Muscle selenium content in red deer (Cervus elaphus), roe deer (Capreolus capreolus) and cattle (Bos taurus) from north-eastern Poland


Wydanie: 2 / 2020

Otrzymano: Czerwiec 22, 2019

Zaakceptowano: Luty 02, 2020

Opublikowano online: 2020-04-17

Autorzy:

  • Skibniewska E.M., Skibniewski M., Kołnierzak M.

Kategorie: Agricultural , Food science , Medicine and veterinary

DOI: 10.5601/jelem.2020.25.1.1883

Abstrakt:

Being an essential micronutrient, selenium plays an important role in numerous metabolic processes, including the immune system’s activity, reproduction and antioxidant defence. Although acute symptoms of its deficit are rare in free-living ruminants, its chronic deficiency may be a factor limiting the number of animals inhabiting certain territories. Nowadays, selenium is supplemented not only in farm animals but also in game species. Therefore, it is important to investigate its status in animals to monitor whether they suffer due to deficit or excess of selenium. The study aimed to evaluate the levels of selenium in the skeletal muscles of wild and domesticated ruminants inhabiting the north-eastern part of Poland. A total of 172 muscle samples were collected from red deer (Cervus elaphus), n = 94, European roe deer (Capreolus capreolus), n = 58, and domestic cattle (Bos taurus), n = 20. Mean selenium concentrations were 0.079, 0.075 and 0.149 mg kg-1 in red deer, roe deer and cattle, respectively. Bovine muscles did not vary greatly in terms of the selenium content, whereas high individual variability was found in the muscles of the studied cervids. The differences between the individuals with the highest and the lowest levels of selenium were nearly 11-fold and 12.5-fold for red deer and roe deer, respectively. Both groups included animals with a high level of selenium, corresponding to the upper limit of the reference values for cattle; these represented 13% of roe deer and 22% of red deer. Respectively 12 and 15% of roe deer and red deer had a low level of selenium. More than 80% of cervids in both groups studied remained within the reference range, which implies a good level of selenium supply in wild ruminants inhabiting the region. Due to the high variability in selenium levels among cervids studied, venison is a poorer source of this mineral than beef.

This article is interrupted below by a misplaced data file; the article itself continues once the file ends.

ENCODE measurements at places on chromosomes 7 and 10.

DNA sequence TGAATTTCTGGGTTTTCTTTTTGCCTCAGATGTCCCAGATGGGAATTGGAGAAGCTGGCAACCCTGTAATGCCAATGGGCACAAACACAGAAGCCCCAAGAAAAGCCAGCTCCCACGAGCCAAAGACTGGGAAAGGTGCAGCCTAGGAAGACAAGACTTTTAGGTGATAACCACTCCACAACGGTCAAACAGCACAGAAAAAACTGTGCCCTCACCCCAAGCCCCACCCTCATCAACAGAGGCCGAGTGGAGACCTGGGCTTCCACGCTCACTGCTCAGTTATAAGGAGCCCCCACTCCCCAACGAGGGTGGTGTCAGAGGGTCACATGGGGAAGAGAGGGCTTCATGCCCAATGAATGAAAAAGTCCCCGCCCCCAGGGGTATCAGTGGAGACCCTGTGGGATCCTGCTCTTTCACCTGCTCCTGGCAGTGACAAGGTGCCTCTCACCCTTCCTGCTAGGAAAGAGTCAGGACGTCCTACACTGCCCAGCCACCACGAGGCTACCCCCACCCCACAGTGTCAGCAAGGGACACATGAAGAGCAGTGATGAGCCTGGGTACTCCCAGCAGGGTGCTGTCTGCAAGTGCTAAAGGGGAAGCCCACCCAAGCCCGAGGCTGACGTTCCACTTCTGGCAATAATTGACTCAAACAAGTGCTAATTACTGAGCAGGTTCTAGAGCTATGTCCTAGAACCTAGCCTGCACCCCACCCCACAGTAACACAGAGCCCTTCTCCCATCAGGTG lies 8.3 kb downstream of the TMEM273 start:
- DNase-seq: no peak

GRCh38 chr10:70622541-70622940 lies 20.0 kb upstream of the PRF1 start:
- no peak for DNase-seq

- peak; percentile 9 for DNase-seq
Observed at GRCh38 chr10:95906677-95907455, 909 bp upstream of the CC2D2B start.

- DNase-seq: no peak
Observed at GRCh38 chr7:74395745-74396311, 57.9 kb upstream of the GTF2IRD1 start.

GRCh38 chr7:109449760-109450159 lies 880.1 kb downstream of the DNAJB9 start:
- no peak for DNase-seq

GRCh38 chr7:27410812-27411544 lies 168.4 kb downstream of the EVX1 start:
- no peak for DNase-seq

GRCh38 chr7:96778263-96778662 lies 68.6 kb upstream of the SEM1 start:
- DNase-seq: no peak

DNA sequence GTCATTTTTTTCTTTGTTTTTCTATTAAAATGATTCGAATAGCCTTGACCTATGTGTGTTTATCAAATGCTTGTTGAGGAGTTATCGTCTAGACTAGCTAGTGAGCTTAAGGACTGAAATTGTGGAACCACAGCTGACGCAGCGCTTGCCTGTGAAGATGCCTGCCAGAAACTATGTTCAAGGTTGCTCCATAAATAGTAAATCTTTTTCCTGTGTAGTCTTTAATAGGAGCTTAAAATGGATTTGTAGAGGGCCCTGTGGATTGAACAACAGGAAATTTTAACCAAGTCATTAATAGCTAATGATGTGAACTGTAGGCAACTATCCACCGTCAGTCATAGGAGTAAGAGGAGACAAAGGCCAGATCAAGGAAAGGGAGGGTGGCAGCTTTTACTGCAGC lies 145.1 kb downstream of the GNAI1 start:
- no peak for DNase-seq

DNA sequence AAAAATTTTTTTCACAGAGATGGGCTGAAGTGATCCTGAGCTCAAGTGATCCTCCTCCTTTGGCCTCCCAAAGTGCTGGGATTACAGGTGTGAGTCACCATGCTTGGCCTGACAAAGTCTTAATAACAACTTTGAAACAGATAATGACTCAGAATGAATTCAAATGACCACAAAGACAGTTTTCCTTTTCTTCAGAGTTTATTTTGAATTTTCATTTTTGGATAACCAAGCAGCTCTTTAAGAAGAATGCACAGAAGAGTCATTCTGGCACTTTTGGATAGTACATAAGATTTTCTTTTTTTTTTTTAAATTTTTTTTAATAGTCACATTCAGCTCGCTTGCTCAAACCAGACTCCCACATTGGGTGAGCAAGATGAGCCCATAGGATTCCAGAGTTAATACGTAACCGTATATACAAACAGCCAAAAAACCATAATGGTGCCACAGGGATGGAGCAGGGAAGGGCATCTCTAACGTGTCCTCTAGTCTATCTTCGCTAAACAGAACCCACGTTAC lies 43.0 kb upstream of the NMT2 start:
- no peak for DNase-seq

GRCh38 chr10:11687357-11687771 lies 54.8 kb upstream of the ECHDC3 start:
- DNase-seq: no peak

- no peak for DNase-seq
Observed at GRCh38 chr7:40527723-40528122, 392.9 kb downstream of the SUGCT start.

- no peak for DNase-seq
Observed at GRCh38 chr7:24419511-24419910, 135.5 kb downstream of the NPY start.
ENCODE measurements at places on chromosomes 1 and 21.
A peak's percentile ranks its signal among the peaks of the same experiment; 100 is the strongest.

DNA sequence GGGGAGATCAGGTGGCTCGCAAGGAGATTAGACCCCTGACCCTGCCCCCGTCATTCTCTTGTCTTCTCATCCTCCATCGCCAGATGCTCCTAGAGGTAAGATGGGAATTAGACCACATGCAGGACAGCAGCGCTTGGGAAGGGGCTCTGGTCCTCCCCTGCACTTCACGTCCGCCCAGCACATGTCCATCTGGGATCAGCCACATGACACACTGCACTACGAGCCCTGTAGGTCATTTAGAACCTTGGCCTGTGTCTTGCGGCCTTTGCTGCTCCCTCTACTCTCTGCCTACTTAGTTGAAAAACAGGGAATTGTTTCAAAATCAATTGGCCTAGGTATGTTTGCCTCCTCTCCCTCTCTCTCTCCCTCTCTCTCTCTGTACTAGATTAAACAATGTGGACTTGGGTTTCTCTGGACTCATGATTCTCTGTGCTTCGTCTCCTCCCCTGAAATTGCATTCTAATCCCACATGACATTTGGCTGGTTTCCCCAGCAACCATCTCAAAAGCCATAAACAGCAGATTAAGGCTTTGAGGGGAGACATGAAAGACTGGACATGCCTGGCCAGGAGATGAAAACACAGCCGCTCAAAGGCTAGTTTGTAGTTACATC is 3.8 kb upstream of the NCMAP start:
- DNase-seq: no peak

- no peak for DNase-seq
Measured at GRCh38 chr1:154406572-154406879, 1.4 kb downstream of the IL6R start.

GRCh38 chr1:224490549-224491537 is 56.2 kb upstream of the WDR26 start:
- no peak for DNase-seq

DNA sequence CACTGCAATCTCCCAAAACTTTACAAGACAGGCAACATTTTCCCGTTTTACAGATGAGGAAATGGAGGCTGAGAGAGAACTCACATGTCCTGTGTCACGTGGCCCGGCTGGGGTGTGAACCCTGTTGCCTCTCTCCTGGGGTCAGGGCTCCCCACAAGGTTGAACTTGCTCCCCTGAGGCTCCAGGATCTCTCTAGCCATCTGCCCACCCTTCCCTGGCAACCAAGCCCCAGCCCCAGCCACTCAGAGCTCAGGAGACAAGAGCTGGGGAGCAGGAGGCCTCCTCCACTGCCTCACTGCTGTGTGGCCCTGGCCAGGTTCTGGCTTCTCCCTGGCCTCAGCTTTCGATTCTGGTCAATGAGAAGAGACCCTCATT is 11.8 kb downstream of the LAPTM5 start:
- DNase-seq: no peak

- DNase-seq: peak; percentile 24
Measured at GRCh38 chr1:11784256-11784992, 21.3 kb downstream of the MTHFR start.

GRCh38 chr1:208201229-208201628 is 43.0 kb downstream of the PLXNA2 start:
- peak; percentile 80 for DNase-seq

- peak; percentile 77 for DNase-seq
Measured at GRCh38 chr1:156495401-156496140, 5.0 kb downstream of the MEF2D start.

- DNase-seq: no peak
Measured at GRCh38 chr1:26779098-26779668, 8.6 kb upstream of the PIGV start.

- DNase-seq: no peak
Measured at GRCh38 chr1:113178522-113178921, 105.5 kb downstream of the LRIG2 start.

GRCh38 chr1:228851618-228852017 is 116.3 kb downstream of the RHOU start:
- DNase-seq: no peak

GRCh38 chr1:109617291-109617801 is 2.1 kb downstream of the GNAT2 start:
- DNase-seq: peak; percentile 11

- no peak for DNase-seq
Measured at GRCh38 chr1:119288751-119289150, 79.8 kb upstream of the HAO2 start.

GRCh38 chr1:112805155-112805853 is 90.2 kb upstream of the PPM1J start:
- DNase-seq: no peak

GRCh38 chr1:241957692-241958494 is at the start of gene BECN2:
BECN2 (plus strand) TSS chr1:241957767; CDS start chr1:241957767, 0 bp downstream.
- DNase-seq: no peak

Cytacja:

Skibniewska E.M., Skibniewski M., Kołnierzak M. 2020. Muscle selenium content in red deer (Cervus elaphus), roe deer (Capreolus capreolus) and cattle (Bos taurus) from north-eastern Poland. J. Elem., 25(2): 621 - 631. DOI: 10.5601/jelem.2020.25.1.1883

Słowa kluczowe:

selenium, muscles, red deer, roe deer, cattle

O wydaniu:

25.2.2020


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